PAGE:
Sanford Health is building a workforce management strategy that recognizes the value of the nursing team and makes it possible to measure their impact on the patient experience, as well as clinical and financial outcomes. According to Diana, “We need to give voice to the work and clearly articulate the value that nursing brings to the table. As a profession, we’ve struggled with that. Now, with balanced scorecards, we can begin to quantify that value both objectively and subjectively.”
Meghan explains how Sanford Health is working to capture the full value of their nurses: “Nurses have the ability to go from the most trusted profession, as we’ve been for the last 18 years, to the most influential. By that, I mean how are we changing the healthcare delivery model, how are we utilizing nurses to take even better care of our patients in the right settings as we are all moving towards our value proposition. Almost all of our organizational strategies now involve some component of nursing, and not only how nursing helps deliver better clinical outcomes, but better value for our patients.”
Staffing Decisions that Lead to Better Outcomes
Like many of our customers, Sanford Health is re-imagining their workforce management strategy and re-evaluating how they make staffing decisions so that their organization can achieve better clinical, financial, and operational outcomes. For them, time and attendance and staffing and scheduling are not simply transactional, tactical functions. Instead, they recognize that creating an integrated, thoughtful, deliberate, and collaborative system-wide workforce management strategy must be an enterprise-wide priority for their health system.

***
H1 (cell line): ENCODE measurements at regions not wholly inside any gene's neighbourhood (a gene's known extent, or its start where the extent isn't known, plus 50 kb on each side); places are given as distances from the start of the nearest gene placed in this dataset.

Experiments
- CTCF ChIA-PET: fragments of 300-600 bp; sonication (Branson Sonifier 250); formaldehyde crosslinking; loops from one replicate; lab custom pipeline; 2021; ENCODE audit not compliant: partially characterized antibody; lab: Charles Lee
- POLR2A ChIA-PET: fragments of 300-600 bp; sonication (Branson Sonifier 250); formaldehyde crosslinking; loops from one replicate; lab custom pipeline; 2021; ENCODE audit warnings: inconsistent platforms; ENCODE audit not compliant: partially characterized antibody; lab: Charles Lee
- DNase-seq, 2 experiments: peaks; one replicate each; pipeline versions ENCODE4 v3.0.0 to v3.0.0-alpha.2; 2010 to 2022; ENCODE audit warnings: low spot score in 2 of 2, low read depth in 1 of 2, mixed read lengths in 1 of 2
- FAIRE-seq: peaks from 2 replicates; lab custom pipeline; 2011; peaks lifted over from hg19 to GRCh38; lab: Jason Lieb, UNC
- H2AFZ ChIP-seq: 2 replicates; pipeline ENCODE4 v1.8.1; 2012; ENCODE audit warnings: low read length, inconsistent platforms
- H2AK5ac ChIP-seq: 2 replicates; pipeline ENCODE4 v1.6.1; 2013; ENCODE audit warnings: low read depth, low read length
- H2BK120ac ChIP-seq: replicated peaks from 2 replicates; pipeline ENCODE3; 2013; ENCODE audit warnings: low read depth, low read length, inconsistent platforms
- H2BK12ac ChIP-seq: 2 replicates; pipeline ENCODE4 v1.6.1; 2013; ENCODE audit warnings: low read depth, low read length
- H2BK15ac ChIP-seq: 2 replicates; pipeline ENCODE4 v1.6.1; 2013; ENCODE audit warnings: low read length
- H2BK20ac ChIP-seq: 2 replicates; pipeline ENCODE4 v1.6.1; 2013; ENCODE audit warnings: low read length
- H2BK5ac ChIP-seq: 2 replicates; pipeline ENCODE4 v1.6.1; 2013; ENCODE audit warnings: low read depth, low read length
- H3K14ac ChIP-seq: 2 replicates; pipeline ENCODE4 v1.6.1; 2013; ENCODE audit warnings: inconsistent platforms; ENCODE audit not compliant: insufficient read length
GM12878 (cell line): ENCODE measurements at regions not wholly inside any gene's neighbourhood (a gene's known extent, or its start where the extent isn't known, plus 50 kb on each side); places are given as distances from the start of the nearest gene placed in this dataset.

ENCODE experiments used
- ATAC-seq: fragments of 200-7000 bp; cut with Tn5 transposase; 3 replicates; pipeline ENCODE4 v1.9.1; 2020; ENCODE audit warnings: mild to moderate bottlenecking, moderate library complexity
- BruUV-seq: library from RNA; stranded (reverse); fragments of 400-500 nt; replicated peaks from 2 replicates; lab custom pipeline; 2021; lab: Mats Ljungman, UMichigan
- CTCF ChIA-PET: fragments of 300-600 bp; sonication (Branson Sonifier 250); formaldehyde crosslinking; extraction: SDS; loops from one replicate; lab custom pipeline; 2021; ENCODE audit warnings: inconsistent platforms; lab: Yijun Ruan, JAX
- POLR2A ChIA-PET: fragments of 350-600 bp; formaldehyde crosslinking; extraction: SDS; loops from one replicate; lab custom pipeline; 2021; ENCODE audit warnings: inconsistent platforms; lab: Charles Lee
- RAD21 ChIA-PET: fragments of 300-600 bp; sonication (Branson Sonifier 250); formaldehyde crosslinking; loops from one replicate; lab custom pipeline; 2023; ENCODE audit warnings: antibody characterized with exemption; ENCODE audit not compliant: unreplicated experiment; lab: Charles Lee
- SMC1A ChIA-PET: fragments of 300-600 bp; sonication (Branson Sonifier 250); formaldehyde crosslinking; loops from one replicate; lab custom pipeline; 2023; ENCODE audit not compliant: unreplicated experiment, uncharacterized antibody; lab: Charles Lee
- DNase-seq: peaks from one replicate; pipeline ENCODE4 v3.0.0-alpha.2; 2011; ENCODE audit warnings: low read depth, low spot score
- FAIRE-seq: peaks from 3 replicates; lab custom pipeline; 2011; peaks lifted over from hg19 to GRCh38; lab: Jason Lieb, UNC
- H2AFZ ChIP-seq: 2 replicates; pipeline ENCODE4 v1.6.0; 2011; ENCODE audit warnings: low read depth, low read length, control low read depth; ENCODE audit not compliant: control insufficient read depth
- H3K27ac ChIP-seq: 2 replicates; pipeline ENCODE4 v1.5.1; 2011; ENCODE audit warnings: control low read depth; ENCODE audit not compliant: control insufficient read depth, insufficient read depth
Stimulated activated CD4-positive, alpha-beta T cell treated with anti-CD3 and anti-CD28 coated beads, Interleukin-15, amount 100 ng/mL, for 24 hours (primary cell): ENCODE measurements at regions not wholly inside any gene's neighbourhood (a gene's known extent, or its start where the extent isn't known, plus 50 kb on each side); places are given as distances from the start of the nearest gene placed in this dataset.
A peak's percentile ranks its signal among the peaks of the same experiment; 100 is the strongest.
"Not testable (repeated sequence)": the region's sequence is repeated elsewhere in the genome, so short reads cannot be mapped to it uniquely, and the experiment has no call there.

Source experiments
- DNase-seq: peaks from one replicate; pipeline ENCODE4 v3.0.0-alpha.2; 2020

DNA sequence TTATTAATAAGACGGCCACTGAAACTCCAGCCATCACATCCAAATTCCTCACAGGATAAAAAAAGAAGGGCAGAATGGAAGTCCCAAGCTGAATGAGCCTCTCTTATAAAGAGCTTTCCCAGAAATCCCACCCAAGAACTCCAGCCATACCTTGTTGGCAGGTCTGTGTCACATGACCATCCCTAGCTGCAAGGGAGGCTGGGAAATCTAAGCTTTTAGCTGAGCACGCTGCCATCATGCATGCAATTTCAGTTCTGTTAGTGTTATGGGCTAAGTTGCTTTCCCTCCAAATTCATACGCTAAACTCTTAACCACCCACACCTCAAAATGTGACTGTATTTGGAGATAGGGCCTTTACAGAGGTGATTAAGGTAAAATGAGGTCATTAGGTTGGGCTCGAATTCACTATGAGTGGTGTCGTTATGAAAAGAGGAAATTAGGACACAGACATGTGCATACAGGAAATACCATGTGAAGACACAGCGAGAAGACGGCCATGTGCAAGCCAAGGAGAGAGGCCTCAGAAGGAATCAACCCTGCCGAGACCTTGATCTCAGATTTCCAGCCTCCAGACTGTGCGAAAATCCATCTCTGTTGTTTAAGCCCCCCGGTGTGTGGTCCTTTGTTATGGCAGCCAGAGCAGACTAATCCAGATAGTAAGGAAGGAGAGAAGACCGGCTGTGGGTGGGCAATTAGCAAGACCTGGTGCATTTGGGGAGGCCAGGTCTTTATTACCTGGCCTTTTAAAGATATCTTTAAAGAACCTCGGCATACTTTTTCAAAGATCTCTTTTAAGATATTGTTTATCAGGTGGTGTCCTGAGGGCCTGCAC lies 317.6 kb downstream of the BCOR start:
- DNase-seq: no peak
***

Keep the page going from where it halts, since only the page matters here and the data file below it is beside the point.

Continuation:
Want to learn more about Sanford Health’s workforce management strategy? We have lots of resources here, including a recording of their webinar, “How a strong workforce management strategy became a stabilizing force at Sanford Health”, a summary of the Q&A session from that webinar, as well as the slides. And, watch for future blog posts, which will discuss how Sanford Health is meeting nurses where they’re at and the critical success factors for their workforce management initiatives.
About Dr. Karlene Kerfoot
As CNO, Karlene is responsible for integrating the science of patient care, staffing, and clinical informatics into symplr solutions. Prior to joining symplr in 2011, she was the Corporate Chief Nursing and Patient Care Officer at three of the largest US healthcare systems. Previously she held positions in clinical practice, healthcare consulting, project management and academic appointments in Business Administration and Nursing. She holds a PhD from the University of Illinois, Chicago, an MA and BSN from the University of Iowa and has completed executive leadership programs at the Wharton School for Nurse Executives. Karlene has published over 400 articles in the areas of data-driven staffing, workforce management, leadership and patient safety. She writes a popular column on leadership for Nursing Economic$ and serves on the DAISY Foundation Board. She was elected as a Fellow to the American Academy of Nursing (FAAN), and has received numerous awards and honors.